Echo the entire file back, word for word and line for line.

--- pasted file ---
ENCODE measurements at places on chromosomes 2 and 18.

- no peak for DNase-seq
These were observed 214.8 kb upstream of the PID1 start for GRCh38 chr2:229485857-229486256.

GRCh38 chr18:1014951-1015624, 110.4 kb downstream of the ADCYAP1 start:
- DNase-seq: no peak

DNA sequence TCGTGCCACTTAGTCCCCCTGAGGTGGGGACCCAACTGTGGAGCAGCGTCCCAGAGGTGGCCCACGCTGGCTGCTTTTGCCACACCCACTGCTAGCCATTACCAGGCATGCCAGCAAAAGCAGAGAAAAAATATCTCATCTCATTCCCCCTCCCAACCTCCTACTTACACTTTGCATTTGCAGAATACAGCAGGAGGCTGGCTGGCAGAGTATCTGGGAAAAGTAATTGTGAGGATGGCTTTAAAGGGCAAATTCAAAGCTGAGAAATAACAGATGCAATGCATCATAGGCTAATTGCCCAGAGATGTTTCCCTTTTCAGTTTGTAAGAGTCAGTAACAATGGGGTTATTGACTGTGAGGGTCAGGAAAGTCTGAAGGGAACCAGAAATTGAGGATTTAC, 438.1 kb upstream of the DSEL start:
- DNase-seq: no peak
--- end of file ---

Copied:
ENCODE measurements at places on chromosomes 2 and 18.

- no peak for DNase-seq
These were observed 214.8 kb upstream of the PID1 start for GRCh38 chr2:229485857-229486256.

GRCh38 chr18:1014951-1015624, 110.4 kb downstream of the ADCYAP1 start:
- DNase-seq: no peak

DNA sequence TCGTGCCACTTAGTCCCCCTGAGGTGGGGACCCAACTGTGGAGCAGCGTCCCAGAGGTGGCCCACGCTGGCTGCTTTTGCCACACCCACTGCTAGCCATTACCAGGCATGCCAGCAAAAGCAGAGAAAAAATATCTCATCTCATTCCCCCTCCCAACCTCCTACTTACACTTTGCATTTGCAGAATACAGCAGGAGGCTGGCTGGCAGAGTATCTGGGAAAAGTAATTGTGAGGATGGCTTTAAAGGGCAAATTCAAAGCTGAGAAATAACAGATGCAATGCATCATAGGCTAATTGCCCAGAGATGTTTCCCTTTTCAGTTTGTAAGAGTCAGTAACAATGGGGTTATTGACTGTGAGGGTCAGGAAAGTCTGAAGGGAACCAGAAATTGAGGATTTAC, 438.1 kb upstream of the DSEL start:
- DNase-seq: no peak